Here at St. Emlyn’s we have been managing patients with pneumothoraces as out patients for many years. The approach in the UK has been ‘guided’ by the BritishThoracic Society guidelines.
For many PNXs we simply aspirate, and if successful we discharge the patient back to community and follow them up in clinic with serial chest radiographs.
In recent years we have started to question this approach. We have gone over to using very small (8 and 10 French) chest drains for simple pneumothoraces which are far less invasive than the old ATLS methods of finger sweep insertions. Arguably the insertion of a small Seldinger guided chest drain is a relatively minor procedure, only slightly more uncomfortable than having a pleural aspiration – but of course you then have to admit the patient as they have a chest drain in as they are connected to an underwater drain……or do you?
Arguably you don’t. There is an alternative and that is to place a Heimlich valve on the end of the chest drain to maintain a negative pressure seal. This is not something that appears in the BTS guidelines, but there are clearly people doing it.Could we then safely discharge patients with a small chest drain and a Heimlich valve in place? It’s a good question that Fraser Brims and Nick Maskell have tried to answer in Thorax.
[DDET “So what was studied here?”] This is a systematic review but not a meta-analysis. This is wise as the trials found are really quite different and pooling data in a meta-analysis would have been unwise. The focus was on papers looking at the use of Heimlich valves in the treatment of pneumothoraces. RCTs, case control and case series were included so its a mixed bag of quality and design[/DDET]
[DDET “Have they got all the data?”] The ‘method’ in a systematic review largely comes down to getting hold of the right trials so we want to see a good search strategy and attempts to go through the grey literature. This is achieved well with good evidence of a robust electronic search backed up by hand searching through other resources.[/DDET]
[DDET “Data quality”] The quality of the data relates to the trials themselves and the authors rightly assess the overall quality of trials as ‘variable’. Of the 18 trials only one is rates as very good, 2 are good, 7 are moderate and the rest poor.
Only two trials are RCTs (with a total of 80 patients in them).
So, the authors are limited by the quality of the data they have. This means that any conclusions they draw are going to be limited. [/DDET]
[DDET “Is there an overall message here?”] Tricky this. With such variability in the papers and quality the authors are rightly cautious in their conclusions. Despite this the authors do pool data in a single table, which with such variability is ‘courageous’ in my opinion. I think we have to be very cautious about such pooling. The general principle should be that you can’t take a whole load of information from different sorts of trials, add them all together and then expect to have a reliable result. Despite this I cannot help myself from looking and noticing that the success rates for the successful treatment of using a Hemlich valve only are pretty high (85.8%). With such cautions can we believe this number? No we cannot, but perhaps it is enough to interest us to do better studies in future.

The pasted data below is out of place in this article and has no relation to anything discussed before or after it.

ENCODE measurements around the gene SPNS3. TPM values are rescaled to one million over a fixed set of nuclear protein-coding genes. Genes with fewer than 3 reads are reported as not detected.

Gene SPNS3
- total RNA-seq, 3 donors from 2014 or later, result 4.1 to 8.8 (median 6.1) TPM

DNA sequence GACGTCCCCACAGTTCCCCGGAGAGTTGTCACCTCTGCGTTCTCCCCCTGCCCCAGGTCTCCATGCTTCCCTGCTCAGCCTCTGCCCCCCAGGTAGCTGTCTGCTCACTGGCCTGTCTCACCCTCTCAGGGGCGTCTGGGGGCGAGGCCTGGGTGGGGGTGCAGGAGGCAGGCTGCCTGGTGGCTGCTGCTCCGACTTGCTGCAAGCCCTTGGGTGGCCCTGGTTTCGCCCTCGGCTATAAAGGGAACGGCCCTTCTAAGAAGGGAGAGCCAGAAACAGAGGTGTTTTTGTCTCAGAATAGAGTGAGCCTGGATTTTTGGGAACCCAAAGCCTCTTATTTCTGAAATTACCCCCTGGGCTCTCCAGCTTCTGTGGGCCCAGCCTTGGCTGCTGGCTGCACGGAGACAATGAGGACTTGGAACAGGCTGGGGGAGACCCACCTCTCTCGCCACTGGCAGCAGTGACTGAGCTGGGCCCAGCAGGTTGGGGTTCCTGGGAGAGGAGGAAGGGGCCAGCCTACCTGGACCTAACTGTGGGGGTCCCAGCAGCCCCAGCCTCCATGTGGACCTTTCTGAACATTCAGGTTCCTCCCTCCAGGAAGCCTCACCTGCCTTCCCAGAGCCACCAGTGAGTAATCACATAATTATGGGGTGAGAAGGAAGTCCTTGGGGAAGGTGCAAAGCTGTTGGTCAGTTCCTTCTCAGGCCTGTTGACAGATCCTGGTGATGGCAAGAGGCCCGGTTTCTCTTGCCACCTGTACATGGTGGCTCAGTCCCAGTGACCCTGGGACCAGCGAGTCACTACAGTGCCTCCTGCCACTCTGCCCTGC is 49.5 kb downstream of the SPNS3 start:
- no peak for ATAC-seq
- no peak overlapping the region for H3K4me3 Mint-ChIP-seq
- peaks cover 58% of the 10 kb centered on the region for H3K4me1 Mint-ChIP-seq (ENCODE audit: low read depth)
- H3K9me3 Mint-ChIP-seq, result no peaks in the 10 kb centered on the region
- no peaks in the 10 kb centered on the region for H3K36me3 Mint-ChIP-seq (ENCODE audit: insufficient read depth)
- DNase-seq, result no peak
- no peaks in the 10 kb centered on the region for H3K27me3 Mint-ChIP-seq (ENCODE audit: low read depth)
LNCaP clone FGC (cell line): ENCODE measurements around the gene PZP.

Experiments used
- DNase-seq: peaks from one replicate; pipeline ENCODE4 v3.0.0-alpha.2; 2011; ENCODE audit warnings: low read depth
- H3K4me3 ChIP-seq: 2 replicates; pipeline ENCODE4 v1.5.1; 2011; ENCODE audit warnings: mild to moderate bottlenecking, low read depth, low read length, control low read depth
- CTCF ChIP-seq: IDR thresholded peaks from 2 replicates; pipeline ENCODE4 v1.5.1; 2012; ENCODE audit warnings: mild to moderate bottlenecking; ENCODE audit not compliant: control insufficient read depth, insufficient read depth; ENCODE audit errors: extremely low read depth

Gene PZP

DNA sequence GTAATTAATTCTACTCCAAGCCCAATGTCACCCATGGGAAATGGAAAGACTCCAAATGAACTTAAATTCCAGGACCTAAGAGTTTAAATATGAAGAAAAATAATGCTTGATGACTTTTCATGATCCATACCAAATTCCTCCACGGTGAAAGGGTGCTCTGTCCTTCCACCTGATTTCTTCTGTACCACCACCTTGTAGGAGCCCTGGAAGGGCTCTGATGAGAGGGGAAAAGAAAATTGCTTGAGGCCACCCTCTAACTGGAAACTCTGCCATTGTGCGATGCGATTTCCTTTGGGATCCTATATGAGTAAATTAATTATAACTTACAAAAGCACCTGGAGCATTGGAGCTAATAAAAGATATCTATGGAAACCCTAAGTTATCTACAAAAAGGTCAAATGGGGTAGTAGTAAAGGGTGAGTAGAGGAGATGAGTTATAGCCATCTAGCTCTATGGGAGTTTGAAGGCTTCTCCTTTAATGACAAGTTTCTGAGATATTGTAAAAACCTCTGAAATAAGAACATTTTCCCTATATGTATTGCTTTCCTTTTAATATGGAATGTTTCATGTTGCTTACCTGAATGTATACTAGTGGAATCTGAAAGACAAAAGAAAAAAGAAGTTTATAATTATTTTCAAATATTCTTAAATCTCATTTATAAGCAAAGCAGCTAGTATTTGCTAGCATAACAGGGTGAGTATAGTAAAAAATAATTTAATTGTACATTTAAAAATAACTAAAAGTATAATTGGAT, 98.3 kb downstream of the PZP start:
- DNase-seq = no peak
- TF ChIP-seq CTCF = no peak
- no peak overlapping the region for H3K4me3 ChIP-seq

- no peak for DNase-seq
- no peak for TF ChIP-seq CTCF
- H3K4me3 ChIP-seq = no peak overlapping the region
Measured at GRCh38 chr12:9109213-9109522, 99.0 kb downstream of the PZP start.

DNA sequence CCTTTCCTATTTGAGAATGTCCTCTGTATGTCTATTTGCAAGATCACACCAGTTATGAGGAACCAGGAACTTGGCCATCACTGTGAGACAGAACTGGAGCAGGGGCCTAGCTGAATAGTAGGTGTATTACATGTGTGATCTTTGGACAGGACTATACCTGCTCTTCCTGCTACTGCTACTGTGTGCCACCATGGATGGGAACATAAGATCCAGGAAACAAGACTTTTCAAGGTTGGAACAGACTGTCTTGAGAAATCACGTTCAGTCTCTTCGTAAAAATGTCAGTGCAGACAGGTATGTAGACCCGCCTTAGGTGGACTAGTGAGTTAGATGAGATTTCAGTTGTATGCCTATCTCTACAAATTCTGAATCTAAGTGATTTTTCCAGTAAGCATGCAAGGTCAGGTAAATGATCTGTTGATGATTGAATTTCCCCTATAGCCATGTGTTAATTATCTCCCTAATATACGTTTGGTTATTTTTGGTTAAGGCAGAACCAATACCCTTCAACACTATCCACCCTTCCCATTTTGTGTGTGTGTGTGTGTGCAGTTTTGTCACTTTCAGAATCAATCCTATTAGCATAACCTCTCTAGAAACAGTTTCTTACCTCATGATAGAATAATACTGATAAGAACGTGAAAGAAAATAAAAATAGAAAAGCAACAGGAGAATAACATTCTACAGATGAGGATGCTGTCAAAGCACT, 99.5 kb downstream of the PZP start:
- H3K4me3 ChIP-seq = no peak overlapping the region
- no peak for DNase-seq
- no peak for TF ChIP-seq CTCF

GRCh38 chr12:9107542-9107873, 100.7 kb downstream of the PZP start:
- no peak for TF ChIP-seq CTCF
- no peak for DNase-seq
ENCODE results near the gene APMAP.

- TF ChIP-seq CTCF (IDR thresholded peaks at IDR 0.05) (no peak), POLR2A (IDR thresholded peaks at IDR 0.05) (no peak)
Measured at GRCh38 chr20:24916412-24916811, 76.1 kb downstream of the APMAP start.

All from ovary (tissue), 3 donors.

They have also looked at the overall number of complications in a similar way, and therefore I have the same concerns, but having said that the incidence appears to be low. Looking across the 1235 patients in all the studies there are no life threatening complications. That’s reassuring to a degree and again enough for us to consider whether more research is worth pursuing, It’s certainly reassuring to anyone doing this already or considering it in the future.[/DDET]
[DDET “Unanswered questions”] This paper has got me thinking about a number of issues in my own practice which I don’t think this study can answer.
- 1. Are the patients in these trials ‘aspiration failures’ or were they patients primarilly treated with chest drain and HV?
- 2. The lack of a powered RCT means that we are relianbt on a lot of observational data which is likely biased.
- 3. The studies range from 1973 to 2011. Whilst the Seldinger technique was described back in 1953 chest drain insertion using the technique is a relatively recent technique in the UK.
- 4. Can we do this as an out patient therapy? The authors suggest that this should be possible in selected patients and it certainly seems as though it is possible from the data provided.
So there is much to think about here.[/DDET]
[DDET “Final thoughts”] My final thoughts are that this is something that I would really like to offer to my patients, but the feeling is that the published evidence given in this trial is insufficient to make that leap just yet. They conclude that an adequately powered RCT is required to determine reliable outcome data. I have to agree, so if there are any budding triallists out there I’d be jolly grateful if you could include an out patient treatment arm of the trial.
I would also like to thanks the Lee family who kindly gave permission for the use of this photo from their website. Not only is at a great photo but it’s also a very interesting story from a patient’s perspective about what it feels like to have a pneumothorax, a chest drain, hemlich valve, underwater seal and then surgery. Joss certainly went through the full gamut of procedures and I really think their experiences are worth a read (an amazing family).
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